Modification of the treatment benefit of angiotensin-converting enzyme-inhibitor therapy in renin–angiotensin–aldosterone and kallikrein–bradykinin system genes

 SNP Allele Genotype frequencies
 
Location Treatment benefit (perindopril vs. placebo)
 
Interaction perindopril–placebo, HR 95% CI Empirical P-value* Permuted P-value* 
    Homozygous common allele, HR 95% CI Heterozygous, HR 95% CI Homozygous minor allele, HR 95% CI    
Angiotensin-II type I receptor rs275651 A>T 67.4 29.4 3.3 Promoter 0.65 (0.53–0.81) 1.07 (0.81–1.41) 0.97 (0.46–1.92) 1.42 (1.09–1.85) 0.008 0.049 
rs10935724 A>C 44.3 44.2 11.5 Intron 0.83 (0.68–1.03) 0.73 (0.59–0.91) 0.71 (0.47–1.07) 0.88 (0.71–1.09) 0.23 0.80 
rs931490 A>G 66.6 30.0 3.4 Intron 0.73 (0.61–0.86) 1.03 (0.78–1.35) 0.84 (0.39–1.82) 1.29 (0.99–1.68) 0.05 0.29 
rs4681440 C>T 68.6 28.3 3.2 Intron 0.79 (0.67–0.94) 0.79 (0.60–1.04) 0.62 (0.26–1.42) 0.93 (0.71–1.21) 0.56 0.99 
rs5182 C>T 27.3 49.9 22.8 Exon 0.99 (0.74–1.27) 0.84 (0.67–1.02) 0.59 (0.44–0.80) 0.77 (0.63–0.94) 0.011 0.054 
rs5186 A>C 51.9 40.6 7.5 Exon 0.70 (0.58–0.85) 0.88 (0.70–1.11) 0.93 (0.55–1.57) 1.23 (0.98–1.54) 0.068 0.35 

 
Bradykinin type I receptor rs4905475 G>C 81.2 17.7 1.1 Promoter 0.77 (0.66–0.90) 0.90 (0.63–1.25) 0.94 (0.23–4.90) 1.13 (0.81–1.58) 0.46 0.92 
rs12050217 A>G 62.1 33.2 4.7 Intron 0.64 (0.55–0.78) 1.02 (0.79–1.29) 1.10 (0.56–2.19) 1.44 (1.13–1.83) 0.004 0.012 
rs885845 C>T 41.7 45.2 13.1 Intron 0.66 (0.53–0.82) 0.95 (0.76–1.15) 0.80 (0.51–1.18) 1.16 (0.94–1.43) 0.16 0.50 
rs2071084 G>A 68.4 28.3 3.2 Exon 0.83 (0.70–0.99) 0.71 (0.53–0.90) 0.82 (0.41–1.63) 0.89 (0.69–1.15) 0.37 0.85 
 SNP Allele Genotype frequencies
 
Location Treatment benefit (perindopril vs. placebo)
 
Interaction perindopril–placebo, HR 95% CI Empirical P-value* Permuted P-value* 
    Homozygous common allele, HR 95% CI Heterozygous, HR 95% CI Homozygous minor allele, HR 95% CI    
Angiotensin-II type I receptor rs275651 A>T 67.4 29.4 3.3 Promoter 0.65 (0.53–0.81) 1.07 (0.81–1.41) 0.97 (0.46–1.92) 1.42 (1.09–1.85) 0.008 0.049 
rs10935724 A>C 44.3 44.2 11.5 Intron 0.83 (0.68–1.03) 0.73 (0.59–0.91) 0.71 (0.47–1.07) 0.88 (0.71–1.09) 0.23 0.80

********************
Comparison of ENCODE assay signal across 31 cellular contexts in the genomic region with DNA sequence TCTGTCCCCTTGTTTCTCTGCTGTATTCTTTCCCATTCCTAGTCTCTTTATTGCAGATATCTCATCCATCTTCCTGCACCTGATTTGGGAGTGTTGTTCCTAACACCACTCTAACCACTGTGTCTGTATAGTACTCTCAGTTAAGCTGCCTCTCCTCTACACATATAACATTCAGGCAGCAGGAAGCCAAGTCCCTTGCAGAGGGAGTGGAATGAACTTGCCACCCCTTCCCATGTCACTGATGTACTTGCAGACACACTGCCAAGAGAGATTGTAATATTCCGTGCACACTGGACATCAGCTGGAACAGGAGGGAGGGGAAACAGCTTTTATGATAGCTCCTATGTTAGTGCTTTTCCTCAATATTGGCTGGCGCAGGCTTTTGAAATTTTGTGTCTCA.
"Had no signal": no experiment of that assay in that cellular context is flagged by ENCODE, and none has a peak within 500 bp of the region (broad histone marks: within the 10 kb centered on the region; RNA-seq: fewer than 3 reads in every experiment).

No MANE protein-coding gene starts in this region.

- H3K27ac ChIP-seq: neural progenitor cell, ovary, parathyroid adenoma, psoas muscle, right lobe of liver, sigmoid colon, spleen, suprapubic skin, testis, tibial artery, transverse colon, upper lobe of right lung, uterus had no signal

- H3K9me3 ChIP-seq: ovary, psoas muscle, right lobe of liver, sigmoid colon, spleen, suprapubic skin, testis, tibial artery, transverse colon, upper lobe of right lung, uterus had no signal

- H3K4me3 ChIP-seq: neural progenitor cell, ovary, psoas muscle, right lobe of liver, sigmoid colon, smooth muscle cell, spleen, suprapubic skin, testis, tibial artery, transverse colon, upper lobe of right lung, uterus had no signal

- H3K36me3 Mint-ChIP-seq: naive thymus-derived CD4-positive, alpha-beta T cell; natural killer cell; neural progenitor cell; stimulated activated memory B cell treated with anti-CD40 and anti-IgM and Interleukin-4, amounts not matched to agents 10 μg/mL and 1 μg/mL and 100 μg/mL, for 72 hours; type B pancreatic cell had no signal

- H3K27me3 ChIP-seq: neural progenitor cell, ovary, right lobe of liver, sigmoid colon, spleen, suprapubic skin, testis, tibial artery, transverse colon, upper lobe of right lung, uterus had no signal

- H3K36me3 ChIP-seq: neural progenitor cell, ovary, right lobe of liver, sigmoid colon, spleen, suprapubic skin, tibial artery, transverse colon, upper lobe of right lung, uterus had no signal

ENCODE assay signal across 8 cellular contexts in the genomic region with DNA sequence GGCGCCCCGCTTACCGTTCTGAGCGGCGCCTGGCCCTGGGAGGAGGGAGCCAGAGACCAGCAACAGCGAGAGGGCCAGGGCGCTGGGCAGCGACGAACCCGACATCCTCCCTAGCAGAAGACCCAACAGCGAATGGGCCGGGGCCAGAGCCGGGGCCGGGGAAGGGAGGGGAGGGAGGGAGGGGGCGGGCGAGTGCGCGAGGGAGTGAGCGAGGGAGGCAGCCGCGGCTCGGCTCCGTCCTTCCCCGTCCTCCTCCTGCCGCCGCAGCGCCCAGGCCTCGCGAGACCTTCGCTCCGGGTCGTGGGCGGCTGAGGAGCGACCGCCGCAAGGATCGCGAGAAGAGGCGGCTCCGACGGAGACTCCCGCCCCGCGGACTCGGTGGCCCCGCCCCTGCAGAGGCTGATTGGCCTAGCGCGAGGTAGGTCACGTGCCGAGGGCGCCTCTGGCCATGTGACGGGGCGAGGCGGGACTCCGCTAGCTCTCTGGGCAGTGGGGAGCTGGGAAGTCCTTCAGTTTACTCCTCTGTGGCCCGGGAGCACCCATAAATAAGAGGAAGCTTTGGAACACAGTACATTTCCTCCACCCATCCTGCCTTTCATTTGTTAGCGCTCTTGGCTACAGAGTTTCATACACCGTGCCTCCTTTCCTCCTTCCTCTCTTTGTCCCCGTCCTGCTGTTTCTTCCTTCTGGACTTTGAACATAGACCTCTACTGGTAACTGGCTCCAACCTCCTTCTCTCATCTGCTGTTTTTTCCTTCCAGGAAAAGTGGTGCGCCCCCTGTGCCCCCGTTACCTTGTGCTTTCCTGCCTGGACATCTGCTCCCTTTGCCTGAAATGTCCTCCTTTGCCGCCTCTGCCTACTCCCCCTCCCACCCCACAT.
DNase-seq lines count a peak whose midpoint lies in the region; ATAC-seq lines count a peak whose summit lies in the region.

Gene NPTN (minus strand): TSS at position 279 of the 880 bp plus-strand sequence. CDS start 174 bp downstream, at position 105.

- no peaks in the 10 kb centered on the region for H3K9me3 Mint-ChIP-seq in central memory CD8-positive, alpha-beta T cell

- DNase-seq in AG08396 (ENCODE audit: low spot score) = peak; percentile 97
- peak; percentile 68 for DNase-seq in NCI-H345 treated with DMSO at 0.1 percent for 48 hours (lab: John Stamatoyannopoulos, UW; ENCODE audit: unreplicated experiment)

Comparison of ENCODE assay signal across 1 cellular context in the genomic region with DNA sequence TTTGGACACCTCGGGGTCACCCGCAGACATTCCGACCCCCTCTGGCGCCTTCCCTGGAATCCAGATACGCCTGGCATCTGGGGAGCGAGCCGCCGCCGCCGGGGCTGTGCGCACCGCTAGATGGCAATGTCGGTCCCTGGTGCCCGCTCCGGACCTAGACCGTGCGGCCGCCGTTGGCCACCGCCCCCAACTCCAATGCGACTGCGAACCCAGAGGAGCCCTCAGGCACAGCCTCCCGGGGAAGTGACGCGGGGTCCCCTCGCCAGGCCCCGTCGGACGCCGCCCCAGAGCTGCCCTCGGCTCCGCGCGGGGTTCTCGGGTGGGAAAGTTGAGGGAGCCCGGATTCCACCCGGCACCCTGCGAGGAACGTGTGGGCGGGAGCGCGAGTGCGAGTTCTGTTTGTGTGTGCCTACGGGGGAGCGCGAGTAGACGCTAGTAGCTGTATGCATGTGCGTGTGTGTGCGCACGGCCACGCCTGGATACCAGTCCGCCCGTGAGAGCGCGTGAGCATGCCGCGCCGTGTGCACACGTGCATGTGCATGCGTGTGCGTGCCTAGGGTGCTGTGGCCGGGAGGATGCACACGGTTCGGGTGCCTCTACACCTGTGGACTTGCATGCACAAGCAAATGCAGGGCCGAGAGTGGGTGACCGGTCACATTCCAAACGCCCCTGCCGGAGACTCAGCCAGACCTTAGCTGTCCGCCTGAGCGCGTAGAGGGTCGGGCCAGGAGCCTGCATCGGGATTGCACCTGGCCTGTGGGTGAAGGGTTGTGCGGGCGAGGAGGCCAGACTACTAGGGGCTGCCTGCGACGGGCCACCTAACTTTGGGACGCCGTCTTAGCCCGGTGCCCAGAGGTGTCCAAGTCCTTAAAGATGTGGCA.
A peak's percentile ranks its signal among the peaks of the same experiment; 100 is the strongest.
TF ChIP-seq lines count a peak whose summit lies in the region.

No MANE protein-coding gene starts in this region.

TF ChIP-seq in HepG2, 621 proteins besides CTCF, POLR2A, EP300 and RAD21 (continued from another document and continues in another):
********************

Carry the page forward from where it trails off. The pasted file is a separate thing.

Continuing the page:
rs931490 A>G 66.6 30.0 3.4 Intron 0.73 (0.61–0.86) 1.03 (0.78–1.35) 0.84 (0.39–1.82) 1.29 (0.99–1.68) 0.05 0.29 
rs4681440 C>T 68.6 28.3 3.2 Intron 0.79 (0.67–0.94) 0.79 (0.60–1.04) 0.62 (0.26–1.42) 0.93 (0.71–1.21) 0.56 0.99 
rs5182 C>T 27.3 49.9 22.8 Exon 0.99 (0.74–1.27) 0.84 (0.67–1.02) 0.59 (0.44–0.80) 0.77 (0.63–0.94) 0.011 0.054 
rs5186 A>C 51.9 40.6 7.5 Exon 0.70 (0.58–0.85) 0.88 (0.70–1.11) 0.93 (0.55–1.57) 1.23 (0.98–1.54) 0.068 0.35 

 
Bradykinin type I receptor rs4905475 G>C 81.2 17.7 1.1 Promoter 0.77 (0.66–0.90) 0.90 (0.63–1.25) 0.94 (0.23–4.90) 1.13 (0.81–1.58) 0.46 0.92 
rs12050217 A>G 62.1 33.2 4.7 Intron 0.64 (0.55–0.78) 1.02 (0.79–1.29) 1.10 (0.56–2.19) 1.44 (1.13–1.83) 0.004 0.012 
rs885845 C>T 41.7 45.2 13.1 Intron 0.66 (0.53–0.82) 0.95 (0.76–1.15) 0.80 (0.51–1.18) 1.16 (0.94–1.43) 0.16 0.50 
rs2071084 G>A 68.4 28.3 3.2 Exon 0.83 (0.70–0.99) 0.71 (0.53–0.90) 0.82 (0.41–1.63) 0.89 (0.69–1.15) 0.37 0.85 

The treatment effect refers to the reduction in risk of the primary endpoint (cardiovascular mortality, MI, or resuscitated cardiac arrest) by perindopril as compared with placebo during 4 years of follow-up. The treatment effect of perindopril in the main EUROPA-trial was HR 0.80 (95% CI 0.71–0.91). Cox proportional hazard regression analysis was used to estimate treatment effects adjusted for age, gender, systolic blood pressure, diabetes mellitus, smoking, body mass index >30, creatinine clearance, prior myocardial infarction, prior stroke or peripheral vascular disease, symptomatic coronary artery disease, and family history of coronary artery disease. Complete data on follow-up and covariates in 8746 patients. LD between rs275651 and rs5182, r2 = 0.03. P-values were corrected for multiple testing by gene-based permutation analysis. Empirical and permutation P-values based on 10 000 permutations.

*P-values for interaction.

The haplotype analysis confirmed the association between the identified SNPs and treatment effect modification observed in single SNP analysis, as presented in Supplement material online, Tables S2a and b. In both genes, the haplotype analysis identified similar alleles to be associated with a decreased treatment benefit of perindopril as the single SNP analysis.

Pharmacogenetic score